There’s never a dull day for those of us working on wildlife conservation in Oregon! In this monthly update, we’ll give you the download on the Wolf Plan review process, legislative happenings in Salem, and much more. Also, don’t forget to check out the “In the news” section, as there is one story in particular that really puts a spotlight on the difficulty of doing environmental conservation in this state.
Last time we sent out a wolf pack newsletter, ODFW had just revealed their (awful) draft revisions to the Wolf Plan. At that time, the Fish and Wildlife Commission was expected to vote on this draft Wolf Plan at their March 15th hearing. However, due to strong opposition from folks like you, the Governor intervened, and ultimately the Commission decided to delay their vote.
Where do we go from here? Oregon Wild and our partners in conservation are working with the Governor’s office to see if we can negotiate a better Wolf Plan -- one that is more closely aligned with the public’s values. While it may feel like we are in the movie Groundhog’s Day, one thing is certain: decision-makers are keenly aware that accepting a Wolf Plan which allows the public to hunt and trap wolves is a bad idea. So while we work to get a better Wolf Plan, be sure to let the Commission know why ODFW’s latest revisions are unacceptable.
At the federal level, Acting Secretary of the Department of Interior, David Bernhardt is expected to announce that agency will be considering a proposal to delist wolves from the lower 48. While not particularly surprising, it still does leave wildlife advocates concerned about the future of wolves. When the public comment period begins, we’ll make sure you have an opportunity to weigh-in.
In other wolf-related news, March 2019 marks the twenty year anniversary of the first wolf returning to Oregon since they were extirpated in the 20th Century. B-45 as she was known, crossed over from Idaho in March of 1999. For a more detailed historical account of B-45’s journey into Oregon, please check out Rob Klavins’ recent blog.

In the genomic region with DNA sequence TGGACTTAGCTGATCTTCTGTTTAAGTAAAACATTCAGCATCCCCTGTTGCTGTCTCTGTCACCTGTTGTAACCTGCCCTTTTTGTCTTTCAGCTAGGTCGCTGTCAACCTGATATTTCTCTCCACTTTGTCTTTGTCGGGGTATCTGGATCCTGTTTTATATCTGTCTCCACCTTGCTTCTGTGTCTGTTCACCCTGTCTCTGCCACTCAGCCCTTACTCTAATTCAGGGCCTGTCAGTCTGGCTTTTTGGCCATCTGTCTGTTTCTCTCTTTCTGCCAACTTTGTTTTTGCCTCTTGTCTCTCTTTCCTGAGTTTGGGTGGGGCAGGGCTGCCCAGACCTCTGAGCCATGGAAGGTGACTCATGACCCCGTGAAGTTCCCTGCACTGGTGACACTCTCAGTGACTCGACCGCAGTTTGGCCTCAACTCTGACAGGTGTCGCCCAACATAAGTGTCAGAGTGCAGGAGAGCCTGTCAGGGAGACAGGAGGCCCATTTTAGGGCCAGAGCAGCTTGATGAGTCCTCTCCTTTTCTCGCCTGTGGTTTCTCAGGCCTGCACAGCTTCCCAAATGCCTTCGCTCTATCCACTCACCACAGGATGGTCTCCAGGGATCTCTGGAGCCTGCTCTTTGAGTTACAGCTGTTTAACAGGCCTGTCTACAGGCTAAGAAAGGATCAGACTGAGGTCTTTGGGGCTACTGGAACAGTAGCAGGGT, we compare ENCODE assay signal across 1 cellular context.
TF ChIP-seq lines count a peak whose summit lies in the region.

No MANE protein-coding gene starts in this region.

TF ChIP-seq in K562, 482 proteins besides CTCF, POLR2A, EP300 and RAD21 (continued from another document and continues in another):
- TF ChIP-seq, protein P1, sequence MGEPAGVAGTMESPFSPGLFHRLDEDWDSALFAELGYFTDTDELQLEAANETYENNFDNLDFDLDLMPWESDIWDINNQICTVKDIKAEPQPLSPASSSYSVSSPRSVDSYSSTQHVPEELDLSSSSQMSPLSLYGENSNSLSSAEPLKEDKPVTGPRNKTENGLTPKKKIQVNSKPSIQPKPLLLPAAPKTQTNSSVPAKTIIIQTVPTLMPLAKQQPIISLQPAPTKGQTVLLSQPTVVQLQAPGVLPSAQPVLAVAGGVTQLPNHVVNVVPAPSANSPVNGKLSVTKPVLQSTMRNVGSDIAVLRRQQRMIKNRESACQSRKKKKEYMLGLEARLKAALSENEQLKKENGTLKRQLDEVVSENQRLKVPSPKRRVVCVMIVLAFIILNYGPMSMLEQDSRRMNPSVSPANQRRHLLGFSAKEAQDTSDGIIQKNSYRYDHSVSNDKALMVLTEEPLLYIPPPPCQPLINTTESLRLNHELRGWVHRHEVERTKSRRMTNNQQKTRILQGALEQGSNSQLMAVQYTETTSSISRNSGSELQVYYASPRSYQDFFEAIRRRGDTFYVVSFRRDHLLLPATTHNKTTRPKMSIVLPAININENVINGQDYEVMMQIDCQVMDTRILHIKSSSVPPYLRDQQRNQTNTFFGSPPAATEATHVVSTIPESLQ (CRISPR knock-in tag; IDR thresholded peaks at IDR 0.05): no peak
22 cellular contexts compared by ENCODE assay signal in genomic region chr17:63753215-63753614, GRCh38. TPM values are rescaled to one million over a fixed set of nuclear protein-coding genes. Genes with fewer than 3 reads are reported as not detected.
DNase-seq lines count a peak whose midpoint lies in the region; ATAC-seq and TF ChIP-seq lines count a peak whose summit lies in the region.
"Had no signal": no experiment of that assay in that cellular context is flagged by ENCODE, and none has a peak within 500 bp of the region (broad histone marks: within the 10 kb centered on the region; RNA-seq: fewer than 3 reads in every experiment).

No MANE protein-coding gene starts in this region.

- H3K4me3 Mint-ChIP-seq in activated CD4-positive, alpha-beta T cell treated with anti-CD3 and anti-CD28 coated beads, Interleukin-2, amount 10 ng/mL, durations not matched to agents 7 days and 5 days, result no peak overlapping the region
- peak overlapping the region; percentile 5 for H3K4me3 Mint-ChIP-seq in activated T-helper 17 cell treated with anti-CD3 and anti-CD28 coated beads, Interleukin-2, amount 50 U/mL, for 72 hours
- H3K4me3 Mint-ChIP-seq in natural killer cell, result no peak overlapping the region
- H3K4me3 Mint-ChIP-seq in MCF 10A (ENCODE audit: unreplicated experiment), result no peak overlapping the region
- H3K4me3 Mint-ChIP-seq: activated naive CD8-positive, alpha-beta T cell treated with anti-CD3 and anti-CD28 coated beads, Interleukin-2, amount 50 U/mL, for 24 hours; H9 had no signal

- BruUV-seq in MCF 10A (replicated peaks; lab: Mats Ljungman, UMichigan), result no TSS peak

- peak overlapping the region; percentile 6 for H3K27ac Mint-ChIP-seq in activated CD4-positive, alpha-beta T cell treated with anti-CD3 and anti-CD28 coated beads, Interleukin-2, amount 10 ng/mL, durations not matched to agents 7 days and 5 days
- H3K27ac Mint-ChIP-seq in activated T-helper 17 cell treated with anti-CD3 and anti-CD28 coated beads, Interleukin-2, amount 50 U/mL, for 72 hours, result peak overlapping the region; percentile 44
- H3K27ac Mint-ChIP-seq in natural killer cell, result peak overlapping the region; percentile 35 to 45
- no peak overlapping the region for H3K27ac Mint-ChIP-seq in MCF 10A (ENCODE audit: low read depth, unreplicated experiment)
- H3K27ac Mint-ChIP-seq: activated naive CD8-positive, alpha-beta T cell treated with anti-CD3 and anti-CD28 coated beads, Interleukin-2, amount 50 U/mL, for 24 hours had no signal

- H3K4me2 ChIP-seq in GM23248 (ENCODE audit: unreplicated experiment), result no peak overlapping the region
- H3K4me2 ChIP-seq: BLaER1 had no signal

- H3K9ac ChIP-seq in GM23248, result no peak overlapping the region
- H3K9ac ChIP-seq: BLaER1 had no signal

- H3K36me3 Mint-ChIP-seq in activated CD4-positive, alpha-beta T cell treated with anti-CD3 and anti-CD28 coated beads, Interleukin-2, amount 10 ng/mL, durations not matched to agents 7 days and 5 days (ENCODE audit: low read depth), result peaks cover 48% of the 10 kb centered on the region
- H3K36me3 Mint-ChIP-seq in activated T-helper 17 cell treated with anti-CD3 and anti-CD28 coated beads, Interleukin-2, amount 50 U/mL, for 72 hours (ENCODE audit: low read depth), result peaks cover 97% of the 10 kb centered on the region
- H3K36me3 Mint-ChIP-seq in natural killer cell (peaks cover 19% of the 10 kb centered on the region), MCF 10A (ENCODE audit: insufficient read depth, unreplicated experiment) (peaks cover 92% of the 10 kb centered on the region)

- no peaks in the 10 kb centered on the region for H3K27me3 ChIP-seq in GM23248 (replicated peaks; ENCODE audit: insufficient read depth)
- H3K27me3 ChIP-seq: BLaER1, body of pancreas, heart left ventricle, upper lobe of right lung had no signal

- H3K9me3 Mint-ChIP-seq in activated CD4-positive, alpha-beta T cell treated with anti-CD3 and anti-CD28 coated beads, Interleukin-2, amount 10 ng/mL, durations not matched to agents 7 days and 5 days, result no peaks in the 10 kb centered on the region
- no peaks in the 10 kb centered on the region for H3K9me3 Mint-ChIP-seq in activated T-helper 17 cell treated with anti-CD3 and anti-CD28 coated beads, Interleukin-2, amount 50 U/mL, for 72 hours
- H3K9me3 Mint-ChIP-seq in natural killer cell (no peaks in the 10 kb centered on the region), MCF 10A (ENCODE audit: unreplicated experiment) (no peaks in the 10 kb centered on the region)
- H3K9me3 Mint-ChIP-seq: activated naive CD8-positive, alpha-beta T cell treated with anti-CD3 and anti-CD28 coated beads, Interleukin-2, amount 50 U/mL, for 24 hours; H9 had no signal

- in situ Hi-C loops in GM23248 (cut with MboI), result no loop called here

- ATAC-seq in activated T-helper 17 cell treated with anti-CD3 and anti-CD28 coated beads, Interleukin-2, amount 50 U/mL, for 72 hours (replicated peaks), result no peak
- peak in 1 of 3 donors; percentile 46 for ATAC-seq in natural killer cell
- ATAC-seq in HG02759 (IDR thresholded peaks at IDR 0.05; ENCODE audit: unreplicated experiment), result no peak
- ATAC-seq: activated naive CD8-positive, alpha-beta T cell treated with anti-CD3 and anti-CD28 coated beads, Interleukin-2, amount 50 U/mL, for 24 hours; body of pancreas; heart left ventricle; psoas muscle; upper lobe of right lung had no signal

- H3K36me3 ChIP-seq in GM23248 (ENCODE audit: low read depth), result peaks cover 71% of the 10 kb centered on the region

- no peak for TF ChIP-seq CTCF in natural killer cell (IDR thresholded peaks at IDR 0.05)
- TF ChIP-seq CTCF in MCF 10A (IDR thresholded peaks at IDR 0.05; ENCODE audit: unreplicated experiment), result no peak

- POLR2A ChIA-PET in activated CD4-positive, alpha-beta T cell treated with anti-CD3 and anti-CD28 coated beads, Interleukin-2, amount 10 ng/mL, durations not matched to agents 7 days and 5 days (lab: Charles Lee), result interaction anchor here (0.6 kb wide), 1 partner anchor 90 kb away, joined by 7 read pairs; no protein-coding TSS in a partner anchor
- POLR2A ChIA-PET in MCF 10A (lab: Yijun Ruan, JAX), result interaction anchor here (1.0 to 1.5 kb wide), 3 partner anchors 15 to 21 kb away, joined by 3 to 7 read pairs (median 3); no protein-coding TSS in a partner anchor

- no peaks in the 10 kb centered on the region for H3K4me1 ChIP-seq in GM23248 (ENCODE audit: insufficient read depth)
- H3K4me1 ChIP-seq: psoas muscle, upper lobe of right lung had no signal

Finally, it’s that time of the year again! Any day, ODFW will be releasing their annual wolf report -- revealing what the minimum count of wolves is in the state, number of breeding pairs and packs, and information on wolf mortality (including poaching) over the last year. Presumably, it will contain more information about the death of the White River male wolf last month that the public knows very little about.
On February 21st, Oregon Wild hosted a wildlife lobby day in Salem. Wildlife activists, enthusiasts and advocates came to the Capitol from all over the state, showing their support for wildlife conservation by speaking to their elected officials about issues that matter to them. The focus of the lobby day was 1. Appointing science-driven candidates to the Fish and Wildlife Commission, 2. Ensuring the state prioritizes wolf conservation and reducing conflict when determining when and how funds are allocated, and 3. Ending coyote killing contests in Oregon. The event was a huge success! If you’re able to make it next year, we’d love to have you there!
(Photo taken by Jake Bevis: Wildlife advocates meet with Represenative Wilde to discuss conservation.)
For those of us working on natural resources conservation in Salem, it can be a source of sheer frustration, but every now and again, give you glimmers of hope. This legislative session is no different. While well-financed, anti-wildlife interests are out in full force, there is some traction on great bills that are long overdue. For example, the bill to end coyote killing contests had a hearing last week (which went well) and looks likely that it will move forward. Similarly, a bill banning the use of M-44 cyanide devices (commonly used by the rogue, Wildlife Services agency) also had a hearing last week and already has a work session scheduled for next week.
IN THE NEWS
Polluted by Money. While Oregon has a reputation as one of the greenest states in the country, it’s not surprising to learn that lawmakers here succumb to similar corporate influences and corruption as other Big Industry states.
Another endangered species success story on its way! First wild California condor chick to fledge in Southern California in over three decades. Check out the story here.
Radio collaring wolves can be a helpful tool for research and monitoring, but also, can also have fatal consequences. Oregon Wild takes a closer look.
If you haven’t already submitted a comment to the Fish and Wildlife Commission in response to ODFW’s latest revisions to the Wolf Plan, please be sure to do so!